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Katelyn Staaben

Senior Digital Marketing Strategist

Katelyn is a social media strategist and digital marketer with a background in developing strategy for B2B organizations. Certified in conversion writing through Conversion XL and Google Analytics, she supports the Northwoods digital marketing and account teams by contributing ideas to web design projects, social media, SEO, digital strategy consulting, and content management implementation.

Developing an Intelligent Sitemap

September 8, 2021 | Katelyn Staaben, Senior Digital Marketing Strategist

8 Minute Read

Updated: September 8, 2021
Originally Published: October 10, 2017

You’ve decided to update your website. Congratulations!

Right now, you’re probably daydreaming about your new homepage and accent colors. You’re probably not thinking about how to develop a sitemap. But you should be.

An effective or ineffective sitemap can make or break a website, regardless of your design. Thoughtful attention to site navigation early in the website redesign process will set you up for success down the road.

What Is a Website Sitemap?

The sitemap is the blueprint, the guiding document for construction of your website. It represents its structure and navigation. A sitemap demonstrates how all the pages and areas of content on your website relate to one another.

Do not confuse this with an XML sitemap, a file that lists the pages on your website. Search engines crawl the XML file to better understand your content. Most content management systems automatically create an XML sitemap. They’re important too, but they serve a different purpose than the general sitemap we’re considering now.

Creating a sitemap early in your website redesign process improves your understanding of how the content on your site is grouped. The goal of this process is to create a structure that is easy for users to understand regardless of the number of pages on the site.

The first step in creating an intelligent sitemap and navigation structure is to define the content that is to reside on the website.

Cataloging Website Content

Before you can organize the content, you must have thorough knowledge of that content.

Achieve that by creating a content inventory. A content inventory is a spreadsheet list of every page on the website. This spreadsheet should include key information about each page, such as:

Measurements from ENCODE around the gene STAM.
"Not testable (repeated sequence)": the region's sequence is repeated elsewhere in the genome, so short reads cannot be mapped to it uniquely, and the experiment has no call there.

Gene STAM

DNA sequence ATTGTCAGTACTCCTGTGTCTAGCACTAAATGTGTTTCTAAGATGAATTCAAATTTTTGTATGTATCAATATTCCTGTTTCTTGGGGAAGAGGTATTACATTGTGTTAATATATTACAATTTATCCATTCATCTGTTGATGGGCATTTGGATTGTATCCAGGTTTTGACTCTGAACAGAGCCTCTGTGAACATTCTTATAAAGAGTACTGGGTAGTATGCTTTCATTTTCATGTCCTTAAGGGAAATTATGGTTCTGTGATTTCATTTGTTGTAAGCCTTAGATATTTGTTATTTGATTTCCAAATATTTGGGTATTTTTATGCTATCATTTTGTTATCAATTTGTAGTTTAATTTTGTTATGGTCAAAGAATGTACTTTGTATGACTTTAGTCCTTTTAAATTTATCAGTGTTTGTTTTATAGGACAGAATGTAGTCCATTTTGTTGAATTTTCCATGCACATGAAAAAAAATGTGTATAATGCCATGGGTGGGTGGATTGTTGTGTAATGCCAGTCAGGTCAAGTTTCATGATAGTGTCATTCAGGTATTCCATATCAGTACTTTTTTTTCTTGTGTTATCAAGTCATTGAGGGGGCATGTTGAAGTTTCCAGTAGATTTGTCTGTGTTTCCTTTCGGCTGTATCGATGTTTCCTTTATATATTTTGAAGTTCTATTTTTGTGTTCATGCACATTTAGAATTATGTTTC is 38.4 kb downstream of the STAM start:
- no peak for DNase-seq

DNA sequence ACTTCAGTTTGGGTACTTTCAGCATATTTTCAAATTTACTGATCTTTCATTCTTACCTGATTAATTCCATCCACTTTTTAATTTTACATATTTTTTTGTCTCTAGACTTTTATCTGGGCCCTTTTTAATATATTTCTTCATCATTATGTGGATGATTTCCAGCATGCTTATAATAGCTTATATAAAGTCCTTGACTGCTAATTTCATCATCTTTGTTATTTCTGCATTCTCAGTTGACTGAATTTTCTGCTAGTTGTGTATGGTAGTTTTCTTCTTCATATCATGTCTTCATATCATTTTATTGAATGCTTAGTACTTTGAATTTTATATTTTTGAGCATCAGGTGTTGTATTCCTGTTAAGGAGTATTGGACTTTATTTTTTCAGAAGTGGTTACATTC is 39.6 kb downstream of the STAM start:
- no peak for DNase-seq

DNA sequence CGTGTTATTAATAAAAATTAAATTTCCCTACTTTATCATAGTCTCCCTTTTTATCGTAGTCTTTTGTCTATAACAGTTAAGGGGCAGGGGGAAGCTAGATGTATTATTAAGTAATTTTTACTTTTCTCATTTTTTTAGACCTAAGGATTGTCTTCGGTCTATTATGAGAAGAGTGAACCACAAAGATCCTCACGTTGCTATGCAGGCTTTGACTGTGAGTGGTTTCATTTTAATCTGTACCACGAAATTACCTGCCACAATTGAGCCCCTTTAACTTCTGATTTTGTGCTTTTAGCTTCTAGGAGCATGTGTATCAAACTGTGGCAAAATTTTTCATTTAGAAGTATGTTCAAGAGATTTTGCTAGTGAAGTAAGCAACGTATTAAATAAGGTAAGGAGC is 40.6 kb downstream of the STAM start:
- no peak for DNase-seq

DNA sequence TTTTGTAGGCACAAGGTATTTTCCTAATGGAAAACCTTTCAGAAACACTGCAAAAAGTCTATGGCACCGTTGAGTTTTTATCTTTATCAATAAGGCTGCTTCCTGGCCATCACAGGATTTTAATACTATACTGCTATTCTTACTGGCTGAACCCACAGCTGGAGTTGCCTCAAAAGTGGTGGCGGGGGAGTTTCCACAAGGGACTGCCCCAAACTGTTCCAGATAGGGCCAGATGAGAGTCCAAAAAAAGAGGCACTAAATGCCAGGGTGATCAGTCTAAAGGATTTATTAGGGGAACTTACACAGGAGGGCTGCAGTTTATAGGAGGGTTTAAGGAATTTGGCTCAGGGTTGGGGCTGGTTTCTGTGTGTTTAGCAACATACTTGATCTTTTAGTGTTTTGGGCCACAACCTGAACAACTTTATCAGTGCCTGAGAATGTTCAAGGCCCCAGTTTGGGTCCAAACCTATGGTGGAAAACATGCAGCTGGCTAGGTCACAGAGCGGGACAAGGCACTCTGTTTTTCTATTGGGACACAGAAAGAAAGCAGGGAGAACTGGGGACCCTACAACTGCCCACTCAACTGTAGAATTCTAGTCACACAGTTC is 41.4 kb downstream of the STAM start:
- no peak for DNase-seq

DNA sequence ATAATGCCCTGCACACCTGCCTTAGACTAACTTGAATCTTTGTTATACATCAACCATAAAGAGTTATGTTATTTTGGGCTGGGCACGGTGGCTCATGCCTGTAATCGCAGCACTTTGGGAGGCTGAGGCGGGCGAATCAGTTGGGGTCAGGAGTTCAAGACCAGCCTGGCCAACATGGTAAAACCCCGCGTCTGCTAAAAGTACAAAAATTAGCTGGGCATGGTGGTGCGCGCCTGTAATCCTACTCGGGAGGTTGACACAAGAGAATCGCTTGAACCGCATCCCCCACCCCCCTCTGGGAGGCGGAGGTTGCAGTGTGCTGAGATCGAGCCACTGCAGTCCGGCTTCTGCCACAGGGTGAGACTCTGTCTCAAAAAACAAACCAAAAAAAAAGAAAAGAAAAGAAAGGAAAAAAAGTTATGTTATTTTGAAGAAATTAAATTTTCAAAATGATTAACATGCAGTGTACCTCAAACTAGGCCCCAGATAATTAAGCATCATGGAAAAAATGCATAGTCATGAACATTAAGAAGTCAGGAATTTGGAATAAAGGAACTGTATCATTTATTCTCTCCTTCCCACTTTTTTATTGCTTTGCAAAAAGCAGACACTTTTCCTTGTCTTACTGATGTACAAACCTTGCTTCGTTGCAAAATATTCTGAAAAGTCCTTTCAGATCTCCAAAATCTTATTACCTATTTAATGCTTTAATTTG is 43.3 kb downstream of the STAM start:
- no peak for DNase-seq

• Page Title
  • Current URL
  • Meta Description
  • General Notes for Content Improvement or Migration

Creating an inventory helps detect gaps in your content. Are you missing product information or new service areas? Have users asked for content that you fail to provide? Once you have listed your current content, identify any gaps in your list and add these new pages to your inventory. You can account for this new content within your updated sitemap.

A content inventory also helps you identify and remove obsolete content; a redesign is the perfect time to purge and update. You may also identify pages that could be combined into one larger, more efficient and user-friendly page.

This process not only helps ensure that all pages are accounted for within the new sitemap, it  also helps you evaluate the quality of your current content. You might find that the quality of certain pages is lacking or that the editorial style does not match the rest of your website. Early identification and correction of content issues saves time in the long run.

Organizing Website Content

Once you have a complete content inventory of every page on your website, sort and group that  content into categories. These categories will evolve into your website navigation.

There are many methods for organizing content. Connections among pages are obvious on some websites and more subtle and complex on others, but do rely on data when you make connection decisions. Many types of data and methods of organization can assist you in creating your website navigation.

Website Analytics

Leverage your current site’s analytics as you develop your sitemap. Do pages you consider important lack traffic? Perhaps elevate them to the top menu on your updated site. Are pages that are key drivers of conversions buried in your current navigation? Consider other methods of organization to bring them to the surface.

Don’t neglect pages that do get traffic, especially those that currently drive leads. Account for them on your map and maintain their prominence.

The Google Analytics Behavior Flow report can be especially helpful in seeing how users navigate your existing site. This visual report shows how users move through your site, where they drop off, and how the drop-off rate compares among key pages.

Keyword and Query Data

The language of internal shop talk can be continents apart from the search terms users type as they seek your products. If you label key web pages and menu items with office slang or industry jargon, you could confuse users. Keyword data and search pattern insights can help with this. Don’t guess. Use a keyword tool, such as Google Keyword Planner, SEM Rush, or AHREFS, to shed light on users’ search terms. Applying these terms to your labeling and menu structure ensures that your sitemap will resonate with your audience. It also might boost SEO.

Review your site’s query data and internal organic performance data within Google Search Console. This will highlight the terms users enter into search engines to land on your site.

Internal Site Search